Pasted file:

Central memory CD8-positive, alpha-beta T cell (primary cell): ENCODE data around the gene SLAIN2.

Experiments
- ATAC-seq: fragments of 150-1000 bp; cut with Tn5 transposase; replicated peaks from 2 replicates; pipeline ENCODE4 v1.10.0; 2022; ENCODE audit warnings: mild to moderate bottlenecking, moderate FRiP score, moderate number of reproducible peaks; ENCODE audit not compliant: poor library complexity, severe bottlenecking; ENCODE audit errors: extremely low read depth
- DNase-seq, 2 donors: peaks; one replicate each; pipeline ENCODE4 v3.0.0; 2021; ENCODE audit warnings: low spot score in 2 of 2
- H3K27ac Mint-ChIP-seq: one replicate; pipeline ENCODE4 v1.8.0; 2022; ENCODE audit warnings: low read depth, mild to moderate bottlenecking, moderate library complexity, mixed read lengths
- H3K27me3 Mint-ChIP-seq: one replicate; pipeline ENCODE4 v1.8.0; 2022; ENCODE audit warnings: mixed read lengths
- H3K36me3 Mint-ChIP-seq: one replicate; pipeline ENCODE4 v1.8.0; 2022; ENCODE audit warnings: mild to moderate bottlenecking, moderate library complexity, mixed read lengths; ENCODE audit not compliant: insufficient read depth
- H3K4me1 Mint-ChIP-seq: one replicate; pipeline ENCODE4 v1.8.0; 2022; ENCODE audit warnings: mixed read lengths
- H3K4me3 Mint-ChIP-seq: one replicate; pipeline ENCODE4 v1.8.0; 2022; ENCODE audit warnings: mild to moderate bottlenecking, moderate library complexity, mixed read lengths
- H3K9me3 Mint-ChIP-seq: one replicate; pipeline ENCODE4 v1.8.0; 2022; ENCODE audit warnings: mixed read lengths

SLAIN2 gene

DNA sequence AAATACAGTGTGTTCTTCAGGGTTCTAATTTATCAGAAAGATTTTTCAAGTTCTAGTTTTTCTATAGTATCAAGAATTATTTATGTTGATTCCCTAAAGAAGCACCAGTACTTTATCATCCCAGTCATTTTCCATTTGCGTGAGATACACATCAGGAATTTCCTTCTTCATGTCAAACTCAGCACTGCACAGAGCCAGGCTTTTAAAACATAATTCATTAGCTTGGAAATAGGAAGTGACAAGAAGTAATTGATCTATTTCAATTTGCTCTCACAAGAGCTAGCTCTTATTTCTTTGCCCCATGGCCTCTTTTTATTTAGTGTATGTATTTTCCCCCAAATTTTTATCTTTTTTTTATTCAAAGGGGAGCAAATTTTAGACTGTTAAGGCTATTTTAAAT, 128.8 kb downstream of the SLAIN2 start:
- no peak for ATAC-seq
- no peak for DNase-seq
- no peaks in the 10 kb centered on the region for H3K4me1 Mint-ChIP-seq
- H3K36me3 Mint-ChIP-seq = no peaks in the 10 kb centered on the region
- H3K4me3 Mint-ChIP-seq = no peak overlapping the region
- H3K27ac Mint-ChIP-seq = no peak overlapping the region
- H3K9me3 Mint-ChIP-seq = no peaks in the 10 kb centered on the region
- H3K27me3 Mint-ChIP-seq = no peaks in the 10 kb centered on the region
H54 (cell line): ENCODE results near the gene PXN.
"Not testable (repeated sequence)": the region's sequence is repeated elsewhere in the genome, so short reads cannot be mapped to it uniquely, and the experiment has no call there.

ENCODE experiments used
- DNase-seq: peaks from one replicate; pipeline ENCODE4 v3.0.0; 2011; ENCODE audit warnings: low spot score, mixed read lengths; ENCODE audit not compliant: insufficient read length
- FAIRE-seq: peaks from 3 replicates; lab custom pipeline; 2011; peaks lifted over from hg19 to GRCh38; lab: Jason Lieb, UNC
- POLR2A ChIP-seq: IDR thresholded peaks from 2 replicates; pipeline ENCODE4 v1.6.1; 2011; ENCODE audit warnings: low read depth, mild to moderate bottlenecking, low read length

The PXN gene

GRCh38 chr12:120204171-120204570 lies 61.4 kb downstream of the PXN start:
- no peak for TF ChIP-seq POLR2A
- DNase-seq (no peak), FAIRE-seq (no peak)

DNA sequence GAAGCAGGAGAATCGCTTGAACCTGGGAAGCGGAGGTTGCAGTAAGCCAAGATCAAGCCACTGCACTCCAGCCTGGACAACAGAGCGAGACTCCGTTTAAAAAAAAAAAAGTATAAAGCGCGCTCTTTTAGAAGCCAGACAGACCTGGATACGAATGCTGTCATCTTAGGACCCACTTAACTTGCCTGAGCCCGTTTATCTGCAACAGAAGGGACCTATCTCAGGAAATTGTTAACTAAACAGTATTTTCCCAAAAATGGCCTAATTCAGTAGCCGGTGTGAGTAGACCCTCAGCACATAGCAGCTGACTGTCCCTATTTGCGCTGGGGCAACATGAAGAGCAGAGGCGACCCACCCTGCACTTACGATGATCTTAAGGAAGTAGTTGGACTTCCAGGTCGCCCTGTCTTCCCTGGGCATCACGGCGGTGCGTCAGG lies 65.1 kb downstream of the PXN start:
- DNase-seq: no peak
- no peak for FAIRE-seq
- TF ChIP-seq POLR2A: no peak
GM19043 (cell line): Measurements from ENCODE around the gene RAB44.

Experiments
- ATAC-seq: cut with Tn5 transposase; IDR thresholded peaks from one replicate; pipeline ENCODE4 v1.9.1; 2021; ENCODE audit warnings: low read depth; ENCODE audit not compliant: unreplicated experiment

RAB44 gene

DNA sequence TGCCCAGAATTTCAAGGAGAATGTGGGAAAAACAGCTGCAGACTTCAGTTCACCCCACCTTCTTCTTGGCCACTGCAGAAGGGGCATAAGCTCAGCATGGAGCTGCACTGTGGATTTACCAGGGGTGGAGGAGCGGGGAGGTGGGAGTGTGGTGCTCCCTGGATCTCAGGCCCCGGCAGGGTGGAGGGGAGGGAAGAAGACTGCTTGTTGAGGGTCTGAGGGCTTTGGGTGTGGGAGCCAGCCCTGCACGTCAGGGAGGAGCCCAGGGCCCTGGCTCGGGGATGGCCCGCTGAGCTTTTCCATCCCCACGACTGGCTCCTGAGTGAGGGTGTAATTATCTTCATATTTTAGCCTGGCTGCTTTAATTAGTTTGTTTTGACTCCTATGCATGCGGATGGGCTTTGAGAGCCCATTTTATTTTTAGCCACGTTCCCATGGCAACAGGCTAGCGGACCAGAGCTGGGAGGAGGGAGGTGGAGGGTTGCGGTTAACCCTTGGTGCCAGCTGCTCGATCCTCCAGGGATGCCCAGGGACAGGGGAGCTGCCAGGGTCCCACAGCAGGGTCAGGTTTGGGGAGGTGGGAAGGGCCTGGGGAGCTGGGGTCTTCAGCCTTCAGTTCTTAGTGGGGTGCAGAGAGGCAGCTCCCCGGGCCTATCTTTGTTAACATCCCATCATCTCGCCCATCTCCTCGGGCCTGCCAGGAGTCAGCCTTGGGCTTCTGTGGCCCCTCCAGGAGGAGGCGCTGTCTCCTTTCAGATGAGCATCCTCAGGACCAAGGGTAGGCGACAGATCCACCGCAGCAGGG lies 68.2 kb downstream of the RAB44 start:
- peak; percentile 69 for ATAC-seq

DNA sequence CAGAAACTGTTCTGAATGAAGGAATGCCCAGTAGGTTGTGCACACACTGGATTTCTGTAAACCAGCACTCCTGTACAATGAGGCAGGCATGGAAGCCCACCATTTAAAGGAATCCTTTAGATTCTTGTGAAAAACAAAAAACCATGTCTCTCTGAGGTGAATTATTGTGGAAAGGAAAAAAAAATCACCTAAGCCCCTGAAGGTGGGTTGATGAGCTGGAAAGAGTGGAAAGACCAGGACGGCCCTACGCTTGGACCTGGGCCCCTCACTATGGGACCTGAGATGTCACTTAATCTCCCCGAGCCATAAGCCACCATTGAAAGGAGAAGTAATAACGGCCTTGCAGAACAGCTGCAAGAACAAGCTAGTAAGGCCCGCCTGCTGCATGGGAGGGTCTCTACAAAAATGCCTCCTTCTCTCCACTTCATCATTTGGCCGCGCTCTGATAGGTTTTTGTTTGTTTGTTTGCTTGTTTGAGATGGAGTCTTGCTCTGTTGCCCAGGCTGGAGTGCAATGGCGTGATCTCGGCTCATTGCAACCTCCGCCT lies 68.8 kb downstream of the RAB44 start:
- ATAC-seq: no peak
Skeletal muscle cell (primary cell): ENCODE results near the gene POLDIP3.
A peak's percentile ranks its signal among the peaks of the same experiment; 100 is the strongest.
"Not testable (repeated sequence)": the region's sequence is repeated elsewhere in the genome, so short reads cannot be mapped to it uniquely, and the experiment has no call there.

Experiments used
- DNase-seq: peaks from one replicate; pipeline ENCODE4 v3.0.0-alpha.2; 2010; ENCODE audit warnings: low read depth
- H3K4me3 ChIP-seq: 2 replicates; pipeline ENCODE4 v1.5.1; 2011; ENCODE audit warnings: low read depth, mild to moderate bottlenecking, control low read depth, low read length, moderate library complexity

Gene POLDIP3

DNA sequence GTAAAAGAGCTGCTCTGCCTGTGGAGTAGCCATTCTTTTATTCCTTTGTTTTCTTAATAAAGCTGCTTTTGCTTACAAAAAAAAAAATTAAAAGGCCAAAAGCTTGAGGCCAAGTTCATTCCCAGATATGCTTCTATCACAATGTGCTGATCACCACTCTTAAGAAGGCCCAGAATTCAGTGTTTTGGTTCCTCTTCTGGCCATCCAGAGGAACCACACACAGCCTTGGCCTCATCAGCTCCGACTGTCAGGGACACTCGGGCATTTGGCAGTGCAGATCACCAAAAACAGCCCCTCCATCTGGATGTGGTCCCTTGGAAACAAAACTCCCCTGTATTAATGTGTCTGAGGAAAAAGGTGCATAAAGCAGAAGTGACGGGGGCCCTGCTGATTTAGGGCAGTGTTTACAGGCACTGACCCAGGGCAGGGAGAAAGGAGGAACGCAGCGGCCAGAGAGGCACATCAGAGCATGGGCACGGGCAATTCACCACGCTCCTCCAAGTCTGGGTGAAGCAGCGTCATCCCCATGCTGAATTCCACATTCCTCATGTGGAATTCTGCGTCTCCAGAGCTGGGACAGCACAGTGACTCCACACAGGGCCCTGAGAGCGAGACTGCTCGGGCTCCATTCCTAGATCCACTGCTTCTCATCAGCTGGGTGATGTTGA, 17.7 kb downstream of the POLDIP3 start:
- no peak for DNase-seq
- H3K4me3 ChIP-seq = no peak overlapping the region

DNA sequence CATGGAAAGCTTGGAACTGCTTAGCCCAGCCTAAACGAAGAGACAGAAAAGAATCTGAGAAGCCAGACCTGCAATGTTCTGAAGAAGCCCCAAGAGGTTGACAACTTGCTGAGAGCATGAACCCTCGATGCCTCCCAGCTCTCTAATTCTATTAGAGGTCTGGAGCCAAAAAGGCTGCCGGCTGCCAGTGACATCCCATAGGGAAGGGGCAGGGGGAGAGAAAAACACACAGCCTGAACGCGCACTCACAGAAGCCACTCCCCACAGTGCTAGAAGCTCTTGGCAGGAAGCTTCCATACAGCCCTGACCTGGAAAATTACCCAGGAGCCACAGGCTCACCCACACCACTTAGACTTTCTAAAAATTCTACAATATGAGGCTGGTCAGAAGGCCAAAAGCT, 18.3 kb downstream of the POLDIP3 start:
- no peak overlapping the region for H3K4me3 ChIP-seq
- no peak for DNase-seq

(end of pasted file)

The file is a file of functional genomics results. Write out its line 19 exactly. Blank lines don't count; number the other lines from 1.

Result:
- H3K9me3 Mint-ChIP-seq = no peaks in the 10 kb centered on the region